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Products for grant ZB-250690-16

ZB-250690-16
Doctoral Training for the Versatile Humanist
Edward Balleisen, Duke University

Grant details: https://apps.neh.gov/publicquery/main.aspx?f=1&gn=ZB-250690-16

Holding Open a Space for the Millennial Humanities Doctoral Student (Article)
Title: Holding Open a Space for the Millennial Humanities Doctoral Student
Author: Maria LaMonaca Wisdom
Abstract: At this moment, the most important and necessary thing to do is to support our graduate students in becoming agents of their own academic and professional trajectories. At institutions across the country, dedicated faculty members, members of staff, and senior administrators have worked diligently to develop resources that empower graduate students. As a result, doctoral students now can tap a slew of resources on campus and beyond their institutions (especially online). These resources have made a discernible impact on the quality of training for many students. And, yet, change has proved incremental and uneven. Too many of these enhancements sit at the periphery of doctoral training, beyond the core formation that happens within PhD programs themselves.
Year: 2019
Primary URL: https://profession.mla.org/holding-open-a-space-for-the-millennial-humanities-doctoral-student/
Primary URL Description: Article
Access Model: open access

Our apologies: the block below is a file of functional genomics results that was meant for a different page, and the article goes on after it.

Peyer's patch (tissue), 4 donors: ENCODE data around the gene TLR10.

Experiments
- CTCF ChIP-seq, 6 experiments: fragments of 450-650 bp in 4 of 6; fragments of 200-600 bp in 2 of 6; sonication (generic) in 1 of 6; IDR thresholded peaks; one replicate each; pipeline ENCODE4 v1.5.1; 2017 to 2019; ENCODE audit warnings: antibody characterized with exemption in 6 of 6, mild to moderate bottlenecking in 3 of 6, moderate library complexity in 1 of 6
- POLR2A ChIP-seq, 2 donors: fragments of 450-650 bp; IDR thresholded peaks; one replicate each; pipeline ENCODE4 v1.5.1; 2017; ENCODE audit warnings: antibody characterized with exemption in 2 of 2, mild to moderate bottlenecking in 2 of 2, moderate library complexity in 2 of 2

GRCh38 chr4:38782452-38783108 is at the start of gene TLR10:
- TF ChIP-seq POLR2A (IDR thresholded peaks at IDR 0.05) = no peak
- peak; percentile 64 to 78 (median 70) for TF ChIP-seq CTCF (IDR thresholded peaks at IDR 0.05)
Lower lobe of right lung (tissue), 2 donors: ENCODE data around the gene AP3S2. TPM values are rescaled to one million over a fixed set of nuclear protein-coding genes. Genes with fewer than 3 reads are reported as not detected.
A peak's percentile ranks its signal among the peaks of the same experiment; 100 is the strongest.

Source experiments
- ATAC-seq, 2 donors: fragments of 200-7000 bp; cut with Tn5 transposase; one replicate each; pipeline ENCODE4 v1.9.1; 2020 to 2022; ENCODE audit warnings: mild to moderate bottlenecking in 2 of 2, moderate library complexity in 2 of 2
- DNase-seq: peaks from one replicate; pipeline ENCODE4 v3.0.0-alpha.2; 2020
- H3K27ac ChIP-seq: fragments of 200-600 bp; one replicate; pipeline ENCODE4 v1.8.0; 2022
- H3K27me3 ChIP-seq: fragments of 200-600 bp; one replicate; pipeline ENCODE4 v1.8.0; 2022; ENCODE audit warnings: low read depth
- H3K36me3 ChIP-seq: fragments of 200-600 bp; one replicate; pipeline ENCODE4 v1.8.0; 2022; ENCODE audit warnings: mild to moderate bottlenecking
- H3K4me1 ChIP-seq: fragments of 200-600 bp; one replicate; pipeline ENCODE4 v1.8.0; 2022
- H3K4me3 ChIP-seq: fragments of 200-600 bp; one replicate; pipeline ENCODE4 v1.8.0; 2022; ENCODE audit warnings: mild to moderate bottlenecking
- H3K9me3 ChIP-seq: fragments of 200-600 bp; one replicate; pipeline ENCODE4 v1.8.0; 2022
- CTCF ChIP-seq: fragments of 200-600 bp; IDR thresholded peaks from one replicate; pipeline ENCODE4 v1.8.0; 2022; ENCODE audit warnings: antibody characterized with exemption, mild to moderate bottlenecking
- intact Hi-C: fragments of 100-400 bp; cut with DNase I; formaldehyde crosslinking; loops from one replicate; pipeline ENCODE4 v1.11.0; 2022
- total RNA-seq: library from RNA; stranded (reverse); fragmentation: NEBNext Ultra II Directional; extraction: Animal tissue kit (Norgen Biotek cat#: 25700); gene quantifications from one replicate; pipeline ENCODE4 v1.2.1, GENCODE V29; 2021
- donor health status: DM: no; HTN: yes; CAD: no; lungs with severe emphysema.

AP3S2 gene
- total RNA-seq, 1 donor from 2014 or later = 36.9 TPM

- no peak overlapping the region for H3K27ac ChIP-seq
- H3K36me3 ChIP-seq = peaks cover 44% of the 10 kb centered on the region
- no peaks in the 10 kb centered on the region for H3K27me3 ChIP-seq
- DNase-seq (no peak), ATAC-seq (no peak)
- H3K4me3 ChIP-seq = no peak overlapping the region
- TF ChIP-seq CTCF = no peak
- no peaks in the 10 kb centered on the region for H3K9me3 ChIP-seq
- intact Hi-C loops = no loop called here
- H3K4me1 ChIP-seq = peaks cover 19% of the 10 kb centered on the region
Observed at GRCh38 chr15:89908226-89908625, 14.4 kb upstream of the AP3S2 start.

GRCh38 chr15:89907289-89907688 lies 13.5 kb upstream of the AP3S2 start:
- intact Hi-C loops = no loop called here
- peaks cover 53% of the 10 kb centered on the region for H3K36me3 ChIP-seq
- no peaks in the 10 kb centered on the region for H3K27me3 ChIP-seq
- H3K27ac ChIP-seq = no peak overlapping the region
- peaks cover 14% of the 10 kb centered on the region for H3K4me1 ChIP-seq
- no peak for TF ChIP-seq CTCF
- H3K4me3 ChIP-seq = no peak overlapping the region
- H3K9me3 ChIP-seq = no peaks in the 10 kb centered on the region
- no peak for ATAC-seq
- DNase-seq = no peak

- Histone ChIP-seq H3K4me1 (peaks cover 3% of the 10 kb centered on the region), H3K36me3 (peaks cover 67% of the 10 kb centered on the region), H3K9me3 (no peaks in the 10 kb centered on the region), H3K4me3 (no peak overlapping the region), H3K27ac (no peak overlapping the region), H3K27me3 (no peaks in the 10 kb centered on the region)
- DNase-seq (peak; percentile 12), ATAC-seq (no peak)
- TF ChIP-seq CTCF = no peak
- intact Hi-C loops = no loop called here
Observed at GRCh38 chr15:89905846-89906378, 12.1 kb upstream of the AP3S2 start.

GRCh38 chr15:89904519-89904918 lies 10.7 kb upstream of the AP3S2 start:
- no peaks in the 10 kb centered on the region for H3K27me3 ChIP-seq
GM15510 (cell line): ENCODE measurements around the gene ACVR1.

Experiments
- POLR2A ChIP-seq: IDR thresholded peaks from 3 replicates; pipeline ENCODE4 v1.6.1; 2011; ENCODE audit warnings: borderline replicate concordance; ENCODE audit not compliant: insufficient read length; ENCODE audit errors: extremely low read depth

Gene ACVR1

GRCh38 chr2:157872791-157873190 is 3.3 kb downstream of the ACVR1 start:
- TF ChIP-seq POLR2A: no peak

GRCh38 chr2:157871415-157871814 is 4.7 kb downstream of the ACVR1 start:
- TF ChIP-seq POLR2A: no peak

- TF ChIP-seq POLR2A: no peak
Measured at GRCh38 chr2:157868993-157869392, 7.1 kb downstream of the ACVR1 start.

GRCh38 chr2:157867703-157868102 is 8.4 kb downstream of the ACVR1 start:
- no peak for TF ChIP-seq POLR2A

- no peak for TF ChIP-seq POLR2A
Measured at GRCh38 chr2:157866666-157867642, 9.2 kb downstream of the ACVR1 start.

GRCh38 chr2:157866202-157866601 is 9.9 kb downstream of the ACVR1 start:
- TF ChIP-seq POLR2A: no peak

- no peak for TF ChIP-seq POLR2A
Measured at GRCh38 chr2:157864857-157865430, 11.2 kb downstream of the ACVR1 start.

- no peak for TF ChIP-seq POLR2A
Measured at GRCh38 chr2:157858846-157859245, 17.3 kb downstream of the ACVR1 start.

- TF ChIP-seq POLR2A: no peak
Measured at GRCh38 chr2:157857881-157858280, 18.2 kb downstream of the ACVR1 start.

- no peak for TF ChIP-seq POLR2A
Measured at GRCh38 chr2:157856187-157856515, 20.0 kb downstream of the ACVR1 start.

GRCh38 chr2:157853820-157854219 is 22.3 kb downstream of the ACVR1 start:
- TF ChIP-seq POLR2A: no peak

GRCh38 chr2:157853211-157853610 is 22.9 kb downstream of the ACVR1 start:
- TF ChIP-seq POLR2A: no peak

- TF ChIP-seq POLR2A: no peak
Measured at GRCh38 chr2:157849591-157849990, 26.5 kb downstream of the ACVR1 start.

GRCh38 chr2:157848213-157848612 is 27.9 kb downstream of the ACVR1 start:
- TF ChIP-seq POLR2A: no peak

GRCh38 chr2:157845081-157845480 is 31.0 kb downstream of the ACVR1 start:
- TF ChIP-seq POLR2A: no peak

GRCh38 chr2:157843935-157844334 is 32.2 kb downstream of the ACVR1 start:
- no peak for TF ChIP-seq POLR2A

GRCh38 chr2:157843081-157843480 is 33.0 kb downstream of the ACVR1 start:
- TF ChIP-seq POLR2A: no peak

Format: Journal
Periodical Title: MLA Profession
Publisher: MLA Profession

Rethinking Graduate Education in the Humanities (Article)
Title: Rethinking Graduate Education in the Humanities
Author: Maria LaMonaca Wisdom
Author: Edward J. Balleisen
Abstract: Despite a decades-old national conversation on revising humanities Ph.D. training, the pace of change has been slow. Ph.D. program reform can and should consider the intellectual formation of students from year one through completion, including helping late-stage Ph.D. students transition to nonacademic careers. An NEH-funded reform effort at Duke University is developing best practices to support Ph.D. students: off-campus internships, interdisciplinary collaborative research experiences, and supplemental Ph.D. program advising. The Duke project suggests practical advice for university administrators, graduate faculty, and graduate students in navigating the landscape of humanities doctoral reform.